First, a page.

Damsel in Distress
One thing that struck me this week while finishing up Delany’s Trouble on Triton was that idea of Bron, after becoming female, still having the belief that women are somehow lesser than men. Last week I talked about how Miriamne could reflect a much too common situation women face, and this week I feel that Bron, in the scene with Brian, represents a very specific type of woman in many ways. This type of woman is what is commonly referred to as the ‘damsel-in-distress’ type, which I’ll explain a little later in my post. (A quick note- as the book uses female pronouns for Bron after the sex change, I will be using she/her for Bron from this point on).
While Bron is now female, she still has this ingrained idea of women being the lesser or weaker sex even if she may not fully admit to it. Brian and Bron discuss this at length, with Bron saying that she “[doesn’t] think any such thing” and Brian saying that she most likely does, but has just thought of it in small ways that she wouldn’t consciously notice (251). Bron denies it again and again, then basically says she wishes things were like the past, when women ‘were’ weaker and relied on men. This idea, that men have to basically support and fend for the ‘weaker’ women is the idea of the ‘damsel-in-distress’.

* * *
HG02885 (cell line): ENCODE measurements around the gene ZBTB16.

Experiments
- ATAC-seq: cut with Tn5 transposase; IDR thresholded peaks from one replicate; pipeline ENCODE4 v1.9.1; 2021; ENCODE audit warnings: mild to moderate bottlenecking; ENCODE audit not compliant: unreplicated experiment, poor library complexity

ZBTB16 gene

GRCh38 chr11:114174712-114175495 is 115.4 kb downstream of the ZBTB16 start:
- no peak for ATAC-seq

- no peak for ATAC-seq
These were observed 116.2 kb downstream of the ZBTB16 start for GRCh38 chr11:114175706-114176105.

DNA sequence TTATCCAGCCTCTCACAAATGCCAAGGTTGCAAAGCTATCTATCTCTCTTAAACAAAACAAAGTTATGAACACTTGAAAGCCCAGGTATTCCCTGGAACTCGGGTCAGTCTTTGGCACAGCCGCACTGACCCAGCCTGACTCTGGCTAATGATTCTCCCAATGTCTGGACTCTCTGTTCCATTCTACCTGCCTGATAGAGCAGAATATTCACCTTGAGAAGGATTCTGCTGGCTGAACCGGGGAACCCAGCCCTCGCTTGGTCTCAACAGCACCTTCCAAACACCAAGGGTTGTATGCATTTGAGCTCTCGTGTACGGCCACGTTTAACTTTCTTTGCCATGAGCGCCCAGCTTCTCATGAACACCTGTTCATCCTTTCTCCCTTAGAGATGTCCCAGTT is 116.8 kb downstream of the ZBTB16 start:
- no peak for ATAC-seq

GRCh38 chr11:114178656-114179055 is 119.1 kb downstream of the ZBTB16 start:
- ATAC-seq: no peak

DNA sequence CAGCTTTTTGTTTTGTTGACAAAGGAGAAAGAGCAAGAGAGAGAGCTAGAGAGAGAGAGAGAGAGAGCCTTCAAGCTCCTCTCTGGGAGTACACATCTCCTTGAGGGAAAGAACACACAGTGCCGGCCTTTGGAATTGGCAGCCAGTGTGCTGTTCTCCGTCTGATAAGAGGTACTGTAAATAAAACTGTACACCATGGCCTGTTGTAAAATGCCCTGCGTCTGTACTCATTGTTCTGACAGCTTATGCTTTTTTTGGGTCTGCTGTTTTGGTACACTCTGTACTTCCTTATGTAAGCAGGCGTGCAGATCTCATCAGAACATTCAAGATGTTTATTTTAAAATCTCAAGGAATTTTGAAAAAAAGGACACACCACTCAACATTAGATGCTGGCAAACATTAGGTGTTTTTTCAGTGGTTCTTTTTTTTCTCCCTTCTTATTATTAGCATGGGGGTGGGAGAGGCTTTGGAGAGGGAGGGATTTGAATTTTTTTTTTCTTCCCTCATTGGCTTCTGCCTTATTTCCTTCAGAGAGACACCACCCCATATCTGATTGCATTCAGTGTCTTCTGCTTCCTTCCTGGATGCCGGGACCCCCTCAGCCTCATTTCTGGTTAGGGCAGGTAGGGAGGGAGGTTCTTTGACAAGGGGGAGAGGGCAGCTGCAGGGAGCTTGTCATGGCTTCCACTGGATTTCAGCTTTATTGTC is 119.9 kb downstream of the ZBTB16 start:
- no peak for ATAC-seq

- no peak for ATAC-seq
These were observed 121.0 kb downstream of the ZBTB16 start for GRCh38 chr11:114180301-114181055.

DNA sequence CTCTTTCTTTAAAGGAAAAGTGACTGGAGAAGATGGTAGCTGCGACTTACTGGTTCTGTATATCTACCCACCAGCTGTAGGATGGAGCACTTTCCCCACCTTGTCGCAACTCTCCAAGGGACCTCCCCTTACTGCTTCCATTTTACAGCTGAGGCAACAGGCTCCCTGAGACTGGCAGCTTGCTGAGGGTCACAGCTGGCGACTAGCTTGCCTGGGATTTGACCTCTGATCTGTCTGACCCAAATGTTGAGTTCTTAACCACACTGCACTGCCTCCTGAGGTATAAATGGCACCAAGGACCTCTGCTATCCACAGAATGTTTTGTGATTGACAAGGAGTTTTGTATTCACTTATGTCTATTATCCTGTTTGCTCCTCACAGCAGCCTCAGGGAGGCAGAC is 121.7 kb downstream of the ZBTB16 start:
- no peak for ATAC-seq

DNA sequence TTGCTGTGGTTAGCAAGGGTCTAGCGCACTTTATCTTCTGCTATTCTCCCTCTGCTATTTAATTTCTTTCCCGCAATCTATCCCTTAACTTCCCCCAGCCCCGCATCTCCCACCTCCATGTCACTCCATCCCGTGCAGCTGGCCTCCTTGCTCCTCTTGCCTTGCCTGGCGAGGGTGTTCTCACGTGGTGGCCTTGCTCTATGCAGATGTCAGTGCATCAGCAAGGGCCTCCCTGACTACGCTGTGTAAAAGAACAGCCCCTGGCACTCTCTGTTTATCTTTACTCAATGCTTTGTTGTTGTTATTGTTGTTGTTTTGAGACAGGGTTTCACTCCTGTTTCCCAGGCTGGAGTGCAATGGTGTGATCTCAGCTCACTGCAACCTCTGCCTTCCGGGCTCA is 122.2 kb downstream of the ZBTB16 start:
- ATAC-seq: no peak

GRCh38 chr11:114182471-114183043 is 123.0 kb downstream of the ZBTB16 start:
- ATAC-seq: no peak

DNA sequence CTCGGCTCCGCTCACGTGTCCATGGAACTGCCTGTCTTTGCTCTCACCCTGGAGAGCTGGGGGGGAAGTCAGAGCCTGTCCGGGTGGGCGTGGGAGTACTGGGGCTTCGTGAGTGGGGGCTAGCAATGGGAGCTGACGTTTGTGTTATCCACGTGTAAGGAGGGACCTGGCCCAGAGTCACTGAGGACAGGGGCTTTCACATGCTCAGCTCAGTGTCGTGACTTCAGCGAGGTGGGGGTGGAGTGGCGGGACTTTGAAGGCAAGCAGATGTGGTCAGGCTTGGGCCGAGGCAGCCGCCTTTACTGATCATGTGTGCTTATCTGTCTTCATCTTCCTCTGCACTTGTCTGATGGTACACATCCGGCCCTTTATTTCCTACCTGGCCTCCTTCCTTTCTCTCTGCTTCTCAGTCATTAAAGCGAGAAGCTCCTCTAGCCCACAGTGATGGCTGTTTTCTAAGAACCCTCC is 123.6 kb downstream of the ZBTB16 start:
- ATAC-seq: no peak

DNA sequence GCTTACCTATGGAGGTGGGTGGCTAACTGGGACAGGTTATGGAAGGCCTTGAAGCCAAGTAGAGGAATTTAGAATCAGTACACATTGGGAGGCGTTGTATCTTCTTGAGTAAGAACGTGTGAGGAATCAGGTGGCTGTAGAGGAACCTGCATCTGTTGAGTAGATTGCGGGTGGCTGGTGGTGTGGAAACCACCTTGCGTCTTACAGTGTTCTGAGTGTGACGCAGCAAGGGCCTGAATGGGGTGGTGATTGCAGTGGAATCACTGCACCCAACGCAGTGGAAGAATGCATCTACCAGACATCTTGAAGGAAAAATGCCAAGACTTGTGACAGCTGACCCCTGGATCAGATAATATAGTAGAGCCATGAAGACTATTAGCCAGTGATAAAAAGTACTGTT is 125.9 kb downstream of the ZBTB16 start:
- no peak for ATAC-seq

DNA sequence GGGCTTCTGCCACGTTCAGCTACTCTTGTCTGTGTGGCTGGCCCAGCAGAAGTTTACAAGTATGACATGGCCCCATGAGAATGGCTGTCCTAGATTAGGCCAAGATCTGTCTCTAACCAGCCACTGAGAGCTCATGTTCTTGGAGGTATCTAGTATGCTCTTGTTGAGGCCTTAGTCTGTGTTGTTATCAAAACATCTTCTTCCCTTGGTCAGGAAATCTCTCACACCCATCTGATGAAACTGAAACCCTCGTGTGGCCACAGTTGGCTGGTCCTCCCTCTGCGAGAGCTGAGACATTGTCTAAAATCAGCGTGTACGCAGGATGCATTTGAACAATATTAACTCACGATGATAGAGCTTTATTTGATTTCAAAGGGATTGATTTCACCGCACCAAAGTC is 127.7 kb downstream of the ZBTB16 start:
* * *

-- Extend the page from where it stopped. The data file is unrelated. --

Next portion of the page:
By this, I mean that in most fairy tales and stories women sit around and wait for a heroic prince to come slay the dragon, rescue them, and carry them off into the sunset, where we can then assume the men have full authority in the relationship. These ‘damsels-in-distress’ then become almost object-like, something that can be won by completing a task. It both plays into the idea of men having to fulfill this role as protector and provider, and women having to be the support of the man, accepting whatever he chooses with little to no voice in matters as they are basically prizes. Very rarely in these stories do we see the woman take initiative to save herself and assert that she is just as equal and capable as any man. We know that as a man, Bron felt strongly that she had to fit a protector role, had to look good by ‘saving’ the women and children. It’s something Bron emphasizes to add points to ‘masculine’ gender roles and boost masculinity. We also know that Bron is now waiting for a man like she used to be to approach her, so she can be this supportive ‘damsel’ figure to for him because she would ‘get’ how a woman should act for this sort of man. Bron then, has been both the ‘heroic prince’ and the ‘damsel’, and wants all people to fill those specific roles so that she can better understand the world as she views it- though as we can see in the novel, her views just don’t seem to fit into such an open society.
The idea of either gender having superiority over the other is luckily something today’s society is more readily rejecting. We see less of the idea of the women waiting for a man to come in and save them in today’s media, and instead see more and more of women saving themselves or even saving the male characters in some cases. As the balance between the genders grows more equal, we see roles like this slipping farther from expectation and a greater move towards people taking healthy and equal roles.
Delany, Samuel R. Trouble on Triton: An Ambiguous Heterotopia. Middletown, CT: Wesleyan UP, 1996. Print.